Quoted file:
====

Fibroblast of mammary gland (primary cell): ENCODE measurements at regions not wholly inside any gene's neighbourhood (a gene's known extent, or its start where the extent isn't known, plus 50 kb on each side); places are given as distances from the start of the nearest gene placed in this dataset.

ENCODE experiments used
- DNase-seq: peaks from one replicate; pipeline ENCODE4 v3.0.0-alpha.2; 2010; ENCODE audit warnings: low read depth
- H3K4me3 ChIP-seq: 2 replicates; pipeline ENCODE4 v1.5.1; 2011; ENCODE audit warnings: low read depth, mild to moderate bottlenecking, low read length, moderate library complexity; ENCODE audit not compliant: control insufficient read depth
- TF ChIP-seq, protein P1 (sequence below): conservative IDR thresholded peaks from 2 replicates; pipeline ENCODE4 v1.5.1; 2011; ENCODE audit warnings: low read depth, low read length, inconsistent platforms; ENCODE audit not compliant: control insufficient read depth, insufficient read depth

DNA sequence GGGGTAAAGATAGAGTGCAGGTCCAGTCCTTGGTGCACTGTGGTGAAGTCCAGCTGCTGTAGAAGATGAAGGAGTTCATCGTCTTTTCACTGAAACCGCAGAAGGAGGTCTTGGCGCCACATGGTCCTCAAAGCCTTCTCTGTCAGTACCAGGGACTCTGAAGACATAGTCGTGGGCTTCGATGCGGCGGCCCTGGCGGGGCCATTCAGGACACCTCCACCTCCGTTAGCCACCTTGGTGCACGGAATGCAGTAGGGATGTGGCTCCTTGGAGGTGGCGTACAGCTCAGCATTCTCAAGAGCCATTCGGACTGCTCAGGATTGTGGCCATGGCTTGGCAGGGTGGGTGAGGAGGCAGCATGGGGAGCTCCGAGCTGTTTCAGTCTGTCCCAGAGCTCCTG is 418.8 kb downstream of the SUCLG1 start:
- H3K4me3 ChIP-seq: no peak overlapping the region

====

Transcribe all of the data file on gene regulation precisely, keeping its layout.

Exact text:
Fibroblast of mammary gland (primary cell): ENCODE measurements at regions not wholly inside any gene's neighbourhood (a gene's known extent, or its start where the extent isn't known, plus 50 kb on each side); places are given as distances from the start of the nearest gene placed in this dataset.

ENCODE experiments used
- DNase-seq: peaks from one replicate; pipeline ENCODE4 v3.0.0-alpha.2; 2010; ENCODE audit warnings: low read depth
- H3K4me3 ChIP-seq: 2 replicates; pipeline ENCODE4 v1.5.1; 2011; ENCODE audit warnings: low read depth, mild to moderate bottlenecking, low read length, moderate library complexity; ENCODE audit not compliant: control insufficient read depth
- TF ChIP-seq, protein P1 (sequence below): conservative IDR thresholded peaks from 2 replicates; pipeline ENCODE4 v1.5.1; 2011; ENCODE audit warnings: low read depth, low read length, inconsistent platforms; ENCODE audit not compliant: control insufficient read depth, insufficient read depth

DNA sequence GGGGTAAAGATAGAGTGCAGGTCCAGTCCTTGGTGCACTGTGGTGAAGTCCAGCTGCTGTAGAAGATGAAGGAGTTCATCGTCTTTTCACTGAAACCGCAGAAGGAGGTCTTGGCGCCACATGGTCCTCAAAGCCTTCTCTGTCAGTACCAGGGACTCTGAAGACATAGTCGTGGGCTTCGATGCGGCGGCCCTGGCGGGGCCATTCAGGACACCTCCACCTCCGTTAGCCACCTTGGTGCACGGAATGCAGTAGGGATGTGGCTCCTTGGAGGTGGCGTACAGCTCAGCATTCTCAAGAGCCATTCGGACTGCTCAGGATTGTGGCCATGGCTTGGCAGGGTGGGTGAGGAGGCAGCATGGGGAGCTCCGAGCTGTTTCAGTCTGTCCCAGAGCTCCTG is 418.8 kb downstream of the SUCLG1 start:
- H3K4me3 ChIP-seq: no peak overlapping the region